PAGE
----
Spy agency’s endless abuseThere appears to be no end to the abuse of power by the inner circle of President Park Geun-hye, and this time, it involves the National Intelligence Service. The agency is said to have spied on Supreme Court Chief Justice Yang Sung-tae at the order of the Blue House and been involved in creating a “blacklist” of figures critical of the government.
The independent counsel team led by Park Young-soo has obtained evidence that the top spy agency played a role behind the merger of Samsung C&T and Cheil Industries, of which the state-run National Pension Service was the largest outside stakeholder. Espionage activities are part of the National Intelligence Service’s public role. It sends agents to various institutions to collect information. But the activities could turn into illegal surveillance if the purpose is political and intentional.
It would be a grave matter if the intelligence service did get involved in procedures leading up to the pension fund’s approval of the Samsung merger. The spy agency collected information on members of the board and details of informal meetings on the National Pension Service’s position on the merger plan in July 2015, and reported them to An Chong-bum, then the president’s senior secretary for policy coordination. We demand an explanation for why a state intelligence agency took interest in a non-public corporate merger plan and a public institution’s management decisions, and why it was all reported to a presidential aide.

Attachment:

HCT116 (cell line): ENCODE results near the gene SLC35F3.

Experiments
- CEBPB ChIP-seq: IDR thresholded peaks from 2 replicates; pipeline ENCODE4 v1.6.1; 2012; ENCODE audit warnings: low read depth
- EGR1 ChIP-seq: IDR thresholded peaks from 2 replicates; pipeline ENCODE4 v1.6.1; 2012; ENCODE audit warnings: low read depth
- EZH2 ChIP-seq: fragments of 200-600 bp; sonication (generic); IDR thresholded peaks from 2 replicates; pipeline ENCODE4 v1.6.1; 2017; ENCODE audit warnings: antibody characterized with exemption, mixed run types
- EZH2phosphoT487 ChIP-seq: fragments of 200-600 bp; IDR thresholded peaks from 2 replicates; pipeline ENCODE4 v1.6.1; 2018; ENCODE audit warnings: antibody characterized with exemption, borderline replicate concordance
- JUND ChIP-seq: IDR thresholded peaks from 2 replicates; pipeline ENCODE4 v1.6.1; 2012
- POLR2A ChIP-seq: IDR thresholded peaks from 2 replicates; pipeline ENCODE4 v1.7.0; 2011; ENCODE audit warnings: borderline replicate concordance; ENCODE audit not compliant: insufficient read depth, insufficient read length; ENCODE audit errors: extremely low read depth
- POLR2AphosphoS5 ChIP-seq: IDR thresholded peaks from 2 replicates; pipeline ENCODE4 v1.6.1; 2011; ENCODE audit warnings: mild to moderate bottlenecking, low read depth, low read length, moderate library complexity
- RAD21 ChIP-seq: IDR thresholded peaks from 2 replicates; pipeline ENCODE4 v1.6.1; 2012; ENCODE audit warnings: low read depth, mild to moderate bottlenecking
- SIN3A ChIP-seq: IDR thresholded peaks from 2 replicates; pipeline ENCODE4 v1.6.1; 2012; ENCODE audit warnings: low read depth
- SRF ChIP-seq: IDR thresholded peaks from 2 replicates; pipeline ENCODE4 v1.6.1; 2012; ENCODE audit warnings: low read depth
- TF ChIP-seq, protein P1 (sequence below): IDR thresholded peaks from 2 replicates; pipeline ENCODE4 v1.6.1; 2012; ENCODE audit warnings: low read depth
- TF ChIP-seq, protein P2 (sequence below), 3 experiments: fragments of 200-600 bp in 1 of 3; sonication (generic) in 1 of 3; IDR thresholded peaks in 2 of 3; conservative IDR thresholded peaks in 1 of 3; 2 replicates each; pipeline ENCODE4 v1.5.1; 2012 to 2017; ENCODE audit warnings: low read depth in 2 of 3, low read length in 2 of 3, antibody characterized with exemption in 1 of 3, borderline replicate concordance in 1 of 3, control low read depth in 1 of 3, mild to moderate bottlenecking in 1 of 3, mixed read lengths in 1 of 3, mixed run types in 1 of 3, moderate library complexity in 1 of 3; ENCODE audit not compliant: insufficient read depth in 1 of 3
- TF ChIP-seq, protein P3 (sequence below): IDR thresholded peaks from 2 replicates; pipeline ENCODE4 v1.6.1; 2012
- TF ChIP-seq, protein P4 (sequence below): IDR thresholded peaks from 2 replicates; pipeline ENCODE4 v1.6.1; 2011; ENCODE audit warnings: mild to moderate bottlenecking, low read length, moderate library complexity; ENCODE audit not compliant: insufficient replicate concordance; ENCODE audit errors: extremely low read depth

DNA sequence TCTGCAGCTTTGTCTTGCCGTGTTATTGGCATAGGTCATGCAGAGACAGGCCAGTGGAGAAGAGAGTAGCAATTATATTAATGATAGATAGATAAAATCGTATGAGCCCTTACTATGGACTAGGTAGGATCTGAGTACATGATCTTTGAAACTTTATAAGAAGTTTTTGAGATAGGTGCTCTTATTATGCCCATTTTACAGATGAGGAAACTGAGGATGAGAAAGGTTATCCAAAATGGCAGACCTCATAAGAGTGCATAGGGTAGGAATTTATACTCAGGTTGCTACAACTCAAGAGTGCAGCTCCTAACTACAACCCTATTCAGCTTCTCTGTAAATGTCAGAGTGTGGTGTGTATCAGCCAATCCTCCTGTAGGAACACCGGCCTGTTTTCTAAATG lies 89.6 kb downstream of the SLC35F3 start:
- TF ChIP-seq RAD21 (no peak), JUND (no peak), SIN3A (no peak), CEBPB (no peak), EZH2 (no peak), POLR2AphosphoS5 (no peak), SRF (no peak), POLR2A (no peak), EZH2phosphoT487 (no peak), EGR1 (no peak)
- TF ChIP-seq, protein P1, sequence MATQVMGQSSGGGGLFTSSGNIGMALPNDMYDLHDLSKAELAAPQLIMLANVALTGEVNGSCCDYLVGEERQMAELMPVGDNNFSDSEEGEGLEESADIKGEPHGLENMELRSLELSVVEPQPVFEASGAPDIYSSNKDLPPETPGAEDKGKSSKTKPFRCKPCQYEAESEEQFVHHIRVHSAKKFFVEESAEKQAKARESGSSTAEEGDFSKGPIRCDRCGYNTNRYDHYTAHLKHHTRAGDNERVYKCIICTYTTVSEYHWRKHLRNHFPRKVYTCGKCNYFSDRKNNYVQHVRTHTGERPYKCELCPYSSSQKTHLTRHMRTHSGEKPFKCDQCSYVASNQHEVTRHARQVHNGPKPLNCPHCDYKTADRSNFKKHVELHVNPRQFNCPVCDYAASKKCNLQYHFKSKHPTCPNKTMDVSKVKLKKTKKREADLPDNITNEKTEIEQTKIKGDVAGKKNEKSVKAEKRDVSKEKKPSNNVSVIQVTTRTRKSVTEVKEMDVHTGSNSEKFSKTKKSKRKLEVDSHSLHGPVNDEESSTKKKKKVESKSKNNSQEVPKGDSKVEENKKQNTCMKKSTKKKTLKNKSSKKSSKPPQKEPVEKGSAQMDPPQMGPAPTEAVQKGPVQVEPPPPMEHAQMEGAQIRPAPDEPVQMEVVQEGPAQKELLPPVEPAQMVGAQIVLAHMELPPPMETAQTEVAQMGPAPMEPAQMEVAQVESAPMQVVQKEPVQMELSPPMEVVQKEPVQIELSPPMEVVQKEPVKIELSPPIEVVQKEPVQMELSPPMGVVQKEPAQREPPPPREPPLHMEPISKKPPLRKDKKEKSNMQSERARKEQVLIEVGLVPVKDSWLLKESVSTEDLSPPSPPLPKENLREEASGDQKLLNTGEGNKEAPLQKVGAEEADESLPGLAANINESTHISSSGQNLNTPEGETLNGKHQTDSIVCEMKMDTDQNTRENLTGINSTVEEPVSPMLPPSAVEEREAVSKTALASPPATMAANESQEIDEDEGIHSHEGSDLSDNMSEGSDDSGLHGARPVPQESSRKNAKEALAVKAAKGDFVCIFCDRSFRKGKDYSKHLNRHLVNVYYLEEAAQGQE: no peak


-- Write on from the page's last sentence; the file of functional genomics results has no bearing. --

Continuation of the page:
The National Intelligence Service is also said to have been deeply involved in creating a list of 10,000 figures in the arts and entertainment world deemed critical of the government and requiring censorship. The independent counsel investigated Lee Byung-kee, former chief of staff and head of the National Intelligence Service, under this suspicion. The agency’s illegal stretch was also exposed during a parliamentary hearing that revealed the Blue House’s surveillance of Yang and other judges.
The irregularities suggest the National Intelligence Service used its public power and resources to gather intel and work as a secret spy agency for the presidential office. The agency has not changed a bit even after an earlier scandal suggested it helped elect President Park Geun-hye. We seriously have to consider what must be done with the intelligence office.
JoongAng Ilbo, Jan. 5, Page 30